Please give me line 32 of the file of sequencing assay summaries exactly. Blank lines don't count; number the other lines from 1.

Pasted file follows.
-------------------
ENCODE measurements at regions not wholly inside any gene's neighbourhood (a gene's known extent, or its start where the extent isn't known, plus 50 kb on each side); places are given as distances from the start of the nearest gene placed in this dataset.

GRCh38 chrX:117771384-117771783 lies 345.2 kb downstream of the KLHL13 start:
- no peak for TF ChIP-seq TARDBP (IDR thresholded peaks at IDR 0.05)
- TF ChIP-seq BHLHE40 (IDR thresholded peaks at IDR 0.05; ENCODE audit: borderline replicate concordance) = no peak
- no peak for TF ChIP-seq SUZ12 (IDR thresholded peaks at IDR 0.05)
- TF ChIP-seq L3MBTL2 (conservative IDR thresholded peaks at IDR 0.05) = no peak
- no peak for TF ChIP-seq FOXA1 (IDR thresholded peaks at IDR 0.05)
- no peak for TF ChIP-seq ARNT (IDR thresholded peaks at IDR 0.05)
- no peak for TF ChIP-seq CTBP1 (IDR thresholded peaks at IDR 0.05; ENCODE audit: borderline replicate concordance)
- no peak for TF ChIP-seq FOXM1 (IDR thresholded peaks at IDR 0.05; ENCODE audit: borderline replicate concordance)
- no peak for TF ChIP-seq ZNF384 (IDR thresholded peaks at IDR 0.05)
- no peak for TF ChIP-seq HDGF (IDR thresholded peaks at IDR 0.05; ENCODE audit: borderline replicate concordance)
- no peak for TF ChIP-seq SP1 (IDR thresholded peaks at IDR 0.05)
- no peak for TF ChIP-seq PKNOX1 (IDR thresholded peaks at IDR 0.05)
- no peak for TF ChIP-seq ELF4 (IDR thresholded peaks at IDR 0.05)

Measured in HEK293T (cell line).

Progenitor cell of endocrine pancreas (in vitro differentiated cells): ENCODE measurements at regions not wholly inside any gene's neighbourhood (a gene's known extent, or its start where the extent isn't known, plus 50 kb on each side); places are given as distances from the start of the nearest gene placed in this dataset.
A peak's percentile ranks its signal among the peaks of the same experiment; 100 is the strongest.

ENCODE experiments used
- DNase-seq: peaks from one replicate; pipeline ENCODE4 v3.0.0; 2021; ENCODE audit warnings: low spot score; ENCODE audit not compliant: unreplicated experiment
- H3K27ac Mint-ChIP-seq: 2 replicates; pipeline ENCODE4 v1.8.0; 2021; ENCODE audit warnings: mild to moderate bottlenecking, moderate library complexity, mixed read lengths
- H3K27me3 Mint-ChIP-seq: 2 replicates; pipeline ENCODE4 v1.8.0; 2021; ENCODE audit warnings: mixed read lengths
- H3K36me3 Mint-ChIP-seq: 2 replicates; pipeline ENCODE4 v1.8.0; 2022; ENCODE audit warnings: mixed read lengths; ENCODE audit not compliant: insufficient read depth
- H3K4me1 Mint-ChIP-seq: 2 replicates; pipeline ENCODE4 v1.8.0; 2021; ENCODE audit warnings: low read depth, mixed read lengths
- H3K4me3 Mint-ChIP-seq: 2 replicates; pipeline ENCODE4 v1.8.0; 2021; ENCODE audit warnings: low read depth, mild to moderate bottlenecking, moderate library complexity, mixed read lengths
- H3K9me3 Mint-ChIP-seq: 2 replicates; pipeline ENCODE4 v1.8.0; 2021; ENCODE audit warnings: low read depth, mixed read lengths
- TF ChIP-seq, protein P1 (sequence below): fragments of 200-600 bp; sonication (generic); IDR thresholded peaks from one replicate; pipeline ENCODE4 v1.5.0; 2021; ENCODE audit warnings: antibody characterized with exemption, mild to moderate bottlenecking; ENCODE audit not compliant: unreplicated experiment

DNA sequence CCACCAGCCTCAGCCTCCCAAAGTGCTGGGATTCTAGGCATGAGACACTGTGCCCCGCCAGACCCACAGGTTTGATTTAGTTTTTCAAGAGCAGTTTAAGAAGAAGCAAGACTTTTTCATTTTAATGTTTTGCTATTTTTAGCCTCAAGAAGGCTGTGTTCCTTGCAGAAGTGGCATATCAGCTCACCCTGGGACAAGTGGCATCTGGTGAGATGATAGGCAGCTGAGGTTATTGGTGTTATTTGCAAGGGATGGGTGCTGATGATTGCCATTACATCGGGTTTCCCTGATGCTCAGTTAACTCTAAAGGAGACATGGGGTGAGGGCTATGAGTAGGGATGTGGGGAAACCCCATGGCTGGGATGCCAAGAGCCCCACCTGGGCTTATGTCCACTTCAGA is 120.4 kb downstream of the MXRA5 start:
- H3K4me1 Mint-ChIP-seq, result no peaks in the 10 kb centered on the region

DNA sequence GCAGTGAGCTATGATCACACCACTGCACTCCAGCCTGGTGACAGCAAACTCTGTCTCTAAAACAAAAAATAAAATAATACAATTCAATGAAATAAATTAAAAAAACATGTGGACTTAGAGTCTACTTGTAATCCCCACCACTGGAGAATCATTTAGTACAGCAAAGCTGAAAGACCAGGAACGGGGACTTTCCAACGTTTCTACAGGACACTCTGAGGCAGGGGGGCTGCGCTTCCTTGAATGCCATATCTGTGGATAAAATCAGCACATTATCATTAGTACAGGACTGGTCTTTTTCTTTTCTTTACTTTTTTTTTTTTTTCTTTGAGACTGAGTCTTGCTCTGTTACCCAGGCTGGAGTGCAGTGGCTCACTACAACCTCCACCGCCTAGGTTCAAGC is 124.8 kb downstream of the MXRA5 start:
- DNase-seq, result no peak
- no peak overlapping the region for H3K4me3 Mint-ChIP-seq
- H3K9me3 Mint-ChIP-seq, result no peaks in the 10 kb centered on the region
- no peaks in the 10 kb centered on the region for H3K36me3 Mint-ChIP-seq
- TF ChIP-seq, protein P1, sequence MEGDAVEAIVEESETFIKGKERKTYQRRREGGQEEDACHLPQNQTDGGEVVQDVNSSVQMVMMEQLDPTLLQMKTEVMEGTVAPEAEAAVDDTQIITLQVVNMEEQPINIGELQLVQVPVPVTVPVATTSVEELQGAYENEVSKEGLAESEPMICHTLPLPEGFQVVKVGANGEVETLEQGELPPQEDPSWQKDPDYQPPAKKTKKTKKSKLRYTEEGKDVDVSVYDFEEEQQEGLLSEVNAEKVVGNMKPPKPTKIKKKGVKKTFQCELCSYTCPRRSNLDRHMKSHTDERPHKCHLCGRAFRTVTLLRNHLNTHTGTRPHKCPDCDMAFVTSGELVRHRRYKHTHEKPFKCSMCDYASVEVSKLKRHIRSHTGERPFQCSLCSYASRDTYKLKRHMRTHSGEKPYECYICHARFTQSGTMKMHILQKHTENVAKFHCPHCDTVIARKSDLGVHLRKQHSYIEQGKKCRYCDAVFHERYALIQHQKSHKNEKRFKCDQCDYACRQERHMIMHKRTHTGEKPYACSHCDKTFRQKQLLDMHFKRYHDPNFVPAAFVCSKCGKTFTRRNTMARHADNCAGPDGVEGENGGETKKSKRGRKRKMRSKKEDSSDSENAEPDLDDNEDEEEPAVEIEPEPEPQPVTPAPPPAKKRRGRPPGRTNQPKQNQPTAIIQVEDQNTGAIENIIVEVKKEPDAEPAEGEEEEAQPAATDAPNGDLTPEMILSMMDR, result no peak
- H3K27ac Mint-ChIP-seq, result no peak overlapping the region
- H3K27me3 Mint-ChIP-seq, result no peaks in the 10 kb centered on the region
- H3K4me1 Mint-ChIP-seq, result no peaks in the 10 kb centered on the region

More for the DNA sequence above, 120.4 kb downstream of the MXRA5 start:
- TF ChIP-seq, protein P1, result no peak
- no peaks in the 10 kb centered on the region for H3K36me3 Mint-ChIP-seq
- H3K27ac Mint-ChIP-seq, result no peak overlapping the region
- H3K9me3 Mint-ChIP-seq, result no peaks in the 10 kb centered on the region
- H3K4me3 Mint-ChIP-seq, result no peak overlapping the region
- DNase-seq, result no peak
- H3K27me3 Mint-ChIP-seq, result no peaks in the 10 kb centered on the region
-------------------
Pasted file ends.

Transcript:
- no peak overlapping the region for H3K4me3 Mint-ChIP-seq